Want to add renewable energy but don’t have a roof that can support a solar array? Don’t abandon the possibility of solar energy if your roof isn’t an option. Look to unused areas of your property instead.
Solar panels can be placed on parking canopies or ground- and pole-mount units. These additional configurations can achieve the same output or greater as a rooftop installation.
The Limitations of Roof Arrays
There’s no shortage of reasons why a building owner would pursue renewable energy – lowering your electricity bill, earning a point toward a green building certification, slashing your carbon footprint, or making a public statement about your environmental commitment are powerful incentives for any facility.
Among the renewable energy options available to facility managers, solar is perhaps the most comfortable and trusted. Its years on the market make it a proven technology with consistent performance and a quantifiable payback and ROI. Though rooftop solar arrays are a common option, they aren’t always the best fit for a commercial building.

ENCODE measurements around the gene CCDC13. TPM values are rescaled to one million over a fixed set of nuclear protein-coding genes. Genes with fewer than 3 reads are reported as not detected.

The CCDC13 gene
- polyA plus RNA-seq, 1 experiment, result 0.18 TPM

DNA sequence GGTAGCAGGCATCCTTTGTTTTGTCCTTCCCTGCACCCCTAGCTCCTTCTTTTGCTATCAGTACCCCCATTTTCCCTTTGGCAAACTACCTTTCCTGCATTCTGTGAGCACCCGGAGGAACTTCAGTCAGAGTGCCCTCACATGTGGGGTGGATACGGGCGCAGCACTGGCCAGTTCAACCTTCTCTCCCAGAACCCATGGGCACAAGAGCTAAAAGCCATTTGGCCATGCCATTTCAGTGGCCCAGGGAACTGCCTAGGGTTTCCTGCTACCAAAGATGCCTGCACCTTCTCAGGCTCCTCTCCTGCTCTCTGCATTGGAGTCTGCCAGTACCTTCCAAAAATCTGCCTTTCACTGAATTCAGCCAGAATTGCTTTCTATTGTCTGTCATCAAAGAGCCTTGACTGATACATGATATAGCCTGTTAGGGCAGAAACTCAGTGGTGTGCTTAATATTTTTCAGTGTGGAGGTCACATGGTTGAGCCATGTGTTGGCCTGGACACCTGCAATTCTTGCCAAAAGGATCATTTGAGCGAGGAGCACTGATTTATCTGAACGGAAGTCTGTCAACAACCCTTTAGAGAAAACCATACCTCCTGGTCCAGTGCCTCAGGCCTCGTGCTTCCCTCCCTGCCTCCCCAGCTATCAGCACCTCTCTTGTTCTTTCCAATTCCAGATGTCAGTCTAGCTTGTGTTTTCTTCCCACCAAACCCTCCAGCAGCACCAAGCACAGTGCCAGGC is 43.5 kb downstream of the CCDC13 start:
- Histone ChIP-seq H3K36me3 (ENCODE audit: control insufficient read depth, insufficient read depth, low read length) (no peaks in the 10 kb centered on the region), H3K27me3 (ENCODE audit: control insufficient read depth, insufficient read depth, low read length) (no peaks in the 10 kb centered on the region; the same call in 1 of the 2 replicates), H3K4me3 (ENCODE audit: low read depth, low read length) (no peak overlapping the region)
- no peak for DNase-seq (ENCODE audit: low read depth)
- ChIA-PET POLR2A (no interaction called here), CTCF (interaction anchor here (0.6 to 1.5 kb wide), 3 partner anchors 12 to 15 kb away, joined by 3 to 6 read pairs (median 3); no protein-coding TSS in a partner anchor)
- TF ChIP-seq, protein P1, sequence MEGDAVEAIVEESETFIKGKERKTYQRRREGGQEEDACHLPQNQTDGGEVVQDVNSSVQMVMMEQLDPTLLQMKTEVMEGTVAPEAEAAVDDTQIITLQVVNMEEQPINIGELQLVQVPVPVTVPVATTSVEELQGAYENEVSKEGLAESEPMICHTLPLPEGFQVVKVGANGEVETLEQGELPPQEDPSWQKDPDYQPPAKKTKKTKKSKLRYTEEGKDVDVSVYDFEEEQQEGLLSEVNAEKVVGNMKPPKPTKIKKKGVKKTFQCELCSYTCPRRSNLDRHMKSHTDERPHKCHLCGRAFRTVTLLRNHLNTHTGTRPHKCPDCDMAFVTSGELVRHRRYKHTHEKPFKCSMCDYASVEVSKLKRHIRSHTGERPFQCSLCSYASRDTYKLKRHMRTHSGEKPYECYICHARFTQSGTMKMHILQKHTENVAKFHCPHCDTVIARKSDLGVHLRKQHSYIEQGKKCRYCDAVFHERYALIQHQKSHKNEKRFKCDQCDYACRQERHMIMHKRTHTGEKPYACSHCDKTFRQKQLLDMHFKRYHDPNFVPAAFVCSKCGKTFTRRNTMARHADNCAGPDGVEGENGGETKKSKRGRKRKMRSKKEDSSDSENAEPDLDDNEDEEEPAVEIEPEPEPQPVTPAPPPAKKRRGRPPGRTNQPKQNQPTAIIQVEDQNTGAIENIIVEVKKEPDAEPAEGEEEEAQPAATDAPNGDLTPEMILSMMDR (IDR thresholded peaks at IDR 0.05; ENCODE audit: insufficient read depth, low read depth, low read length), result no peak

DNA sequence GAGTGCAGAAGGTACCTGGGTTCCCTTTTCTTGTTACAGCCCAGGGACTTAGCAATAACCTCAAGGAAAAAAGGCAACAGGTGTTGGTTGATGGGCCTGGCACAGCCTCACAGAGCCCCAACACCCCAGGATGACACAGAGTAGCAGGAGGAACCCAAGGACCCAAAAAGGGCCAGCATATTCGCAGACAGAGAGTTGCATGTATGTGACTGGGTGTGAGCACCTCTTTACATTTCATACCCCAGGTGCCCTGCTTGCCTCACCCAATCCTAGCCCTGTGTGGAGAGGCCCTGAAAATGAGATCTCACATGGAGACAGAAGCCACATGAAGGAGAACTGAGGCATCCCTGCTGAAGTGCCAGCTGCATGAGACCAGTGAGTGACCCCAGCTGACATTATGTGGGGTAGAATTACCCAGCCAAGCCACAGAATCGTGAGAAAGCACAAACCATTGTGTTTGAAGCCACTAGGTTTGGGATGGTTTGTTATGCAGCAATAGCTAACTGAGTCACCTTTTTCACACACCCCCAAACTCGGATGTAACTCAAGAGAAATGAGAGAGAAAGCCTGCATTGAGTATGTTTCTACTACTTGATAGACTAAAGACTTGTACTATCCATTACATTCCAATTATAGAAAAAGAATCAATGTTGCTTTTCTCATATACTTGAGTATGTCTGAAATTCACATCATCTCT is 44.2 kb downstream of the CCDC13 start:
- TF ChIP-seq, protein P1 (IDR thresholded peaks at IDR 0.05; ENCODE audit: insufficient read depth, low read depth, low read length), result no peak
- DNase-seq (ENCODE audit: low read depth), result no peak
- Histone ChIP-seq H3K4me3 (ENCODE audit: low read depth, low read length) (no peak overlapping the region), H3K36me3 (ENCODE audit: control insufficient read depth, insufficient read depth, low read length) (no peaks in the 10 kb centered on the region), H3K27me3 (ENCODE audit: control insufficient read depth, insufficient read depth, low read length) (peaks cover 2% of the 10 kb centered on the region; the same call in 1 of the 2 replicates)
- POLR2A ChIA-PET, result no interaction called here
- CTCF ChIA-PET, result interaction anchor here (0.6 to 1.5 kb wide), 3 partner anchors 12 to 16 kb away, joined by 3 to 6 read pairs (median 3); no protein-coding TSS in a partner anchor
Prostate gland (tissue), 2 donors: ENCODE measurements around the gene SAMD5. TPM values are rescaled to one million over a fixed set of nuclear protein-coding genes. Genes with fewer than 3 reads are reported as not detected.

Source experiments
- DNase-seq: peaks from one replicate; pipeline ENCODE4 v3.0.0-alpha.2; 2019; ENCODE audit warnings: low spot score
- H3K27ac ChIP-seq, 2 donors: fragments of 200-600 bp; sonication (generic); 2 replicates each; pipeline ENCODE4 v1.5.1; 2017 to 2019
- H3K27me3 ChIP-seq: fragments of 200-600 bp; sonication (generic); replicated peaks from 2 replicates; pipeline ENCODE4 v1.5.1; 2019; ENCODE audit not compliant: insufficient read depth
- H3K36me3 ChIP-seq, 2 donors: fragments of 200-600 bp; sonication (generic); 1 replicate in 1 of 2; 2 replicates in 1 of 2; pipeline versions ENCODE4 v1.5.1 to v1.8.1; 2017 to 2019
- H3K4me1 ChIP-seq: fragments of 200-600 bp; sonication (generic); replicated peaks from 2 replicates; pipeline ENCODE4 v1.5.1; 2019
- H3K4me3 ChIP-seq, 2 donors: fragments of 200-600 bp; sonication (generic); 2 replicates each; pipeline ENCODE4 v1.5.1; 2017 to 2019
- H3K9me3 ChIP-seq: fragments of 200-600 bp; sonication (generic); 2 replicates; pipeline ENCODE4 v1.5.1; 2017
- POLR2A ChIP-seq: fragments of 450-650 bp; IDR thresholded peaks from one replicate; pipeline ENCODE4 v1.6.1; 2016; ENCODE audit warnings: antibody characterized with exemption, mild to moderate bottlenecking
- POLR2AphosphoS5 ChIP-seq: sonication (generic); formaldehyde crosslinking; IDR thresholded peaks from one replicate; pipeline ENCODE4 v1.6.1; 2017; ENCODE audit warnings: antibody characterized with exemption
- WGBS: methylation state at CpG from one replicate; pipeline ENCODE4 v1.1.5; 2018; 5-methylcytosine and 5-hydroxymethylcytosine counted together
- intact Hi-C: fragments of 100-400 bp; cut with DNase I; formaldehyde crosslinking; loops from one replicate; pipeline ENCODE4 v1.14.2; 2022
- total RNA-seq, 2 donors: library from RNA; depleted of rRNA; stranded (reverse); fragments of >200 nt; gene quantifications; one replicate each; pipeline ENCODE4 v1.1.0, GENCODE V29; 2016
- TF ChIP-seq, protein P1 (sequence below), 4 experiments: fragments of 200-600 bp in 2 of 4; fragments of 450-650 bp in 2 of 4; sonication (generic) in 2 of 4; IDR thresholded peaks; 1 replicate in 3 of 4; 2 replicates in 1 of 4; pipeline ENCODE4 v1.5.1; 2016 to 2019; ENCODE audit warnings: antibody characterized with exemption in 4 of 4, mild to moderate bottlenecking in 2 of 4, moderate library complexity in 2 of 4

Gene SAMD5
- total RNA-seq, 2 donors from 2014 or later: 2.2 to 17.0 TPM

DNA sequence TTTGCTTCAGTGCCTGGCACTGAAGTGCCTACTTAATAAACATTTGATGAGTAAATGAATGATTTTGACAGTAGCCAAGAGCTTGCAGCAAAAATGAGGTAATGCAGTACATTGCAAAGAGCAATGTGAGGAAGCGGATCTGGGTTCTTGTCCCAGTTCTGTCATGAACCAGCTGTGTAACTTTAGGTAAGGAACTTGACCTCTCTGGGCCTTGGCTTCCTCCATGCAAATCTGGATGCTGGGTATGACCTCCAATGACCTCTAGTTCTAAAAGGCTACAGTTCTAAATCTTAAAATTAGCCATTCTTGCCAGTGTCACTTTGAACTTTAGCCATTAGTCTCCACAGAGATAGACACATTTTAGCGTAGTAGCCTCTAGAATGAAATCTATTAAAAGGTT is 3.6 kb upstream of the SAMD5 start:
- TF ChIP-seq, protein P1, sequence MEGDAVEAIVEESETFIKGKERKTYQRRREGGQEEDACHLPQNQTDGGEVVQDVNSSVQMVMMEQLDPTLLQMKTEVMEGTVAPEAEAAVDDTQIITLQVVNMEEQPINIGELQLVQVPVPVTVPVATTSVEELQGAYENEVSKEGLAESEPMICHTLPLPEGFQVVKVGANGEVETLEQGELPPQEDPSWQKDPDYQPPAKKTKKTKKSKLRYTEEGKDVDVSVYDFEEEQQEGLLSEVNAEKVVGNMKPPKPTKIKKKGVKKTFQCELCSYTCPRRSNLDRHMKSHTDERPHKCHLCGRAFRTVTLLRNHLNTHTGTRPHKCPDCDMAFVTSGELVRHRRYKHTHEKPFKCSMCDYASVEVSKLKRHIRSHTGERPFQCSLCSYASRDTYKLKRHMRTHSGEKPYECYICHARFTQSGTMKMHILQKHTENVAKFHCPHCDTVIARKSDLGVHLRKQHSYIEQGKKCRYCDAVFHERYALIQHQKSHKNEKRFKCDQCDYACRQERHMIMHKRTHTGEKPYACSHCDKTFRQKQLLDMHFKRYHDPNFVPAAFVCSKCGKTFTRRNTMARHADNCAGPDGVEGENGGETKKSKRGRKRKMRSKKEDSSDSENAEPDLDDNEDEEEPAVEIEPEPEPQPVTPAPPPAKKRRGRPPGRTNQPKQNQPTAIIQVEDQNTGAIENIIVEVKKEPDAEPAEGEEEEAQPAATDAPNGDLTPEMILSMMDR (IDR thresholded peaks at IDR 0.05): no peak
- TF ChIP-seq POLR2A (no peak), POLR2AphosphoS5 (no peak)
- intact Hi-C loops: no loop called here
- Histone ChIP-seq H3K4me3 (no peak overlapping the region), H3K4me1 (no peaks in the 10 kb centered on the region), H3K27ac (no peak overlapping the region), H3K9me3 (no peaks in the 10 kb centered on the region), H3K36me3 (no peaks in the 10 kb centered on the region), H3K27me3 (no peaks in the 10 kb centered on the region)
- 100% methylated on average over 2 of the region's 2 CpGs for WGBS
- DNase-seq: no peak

Some roofs serve as an architectural element and the addition of solar panels would be at odds with the building’s design. Others are unable to support the added weight of solar racks and even if they could, the roof itself may not offer enough square footage to effectively produce energy.
“Roof mounts tend to be limited in size. Module spacing is determined by the roof size, so system performance might be restricted because of physical limitations,” says Joe Thomas, CEO and president of MAGE SOLAR, a solar provider. “The orientation and pitch of a roof will also determine what a system can ultimately yield because architectural and physical boundaries come into play.”
For other facilities, it’s not the right timing to add solar panels. Because the average life of a commercial roof and PV panels is 25 years, it’s best to add solar panels immediately after a roof replacement. But if you are in the middle of your roof life, you may not want to wait 10-15 years to secure solar energy.
Visibility and accessibility are also sacrificed with a rooftop array. Most arrays are hidden from public view, making it difficult to display a commitment to sustainability. And with PV panels tucked away on the roof, installation and maintenance can be a hassle.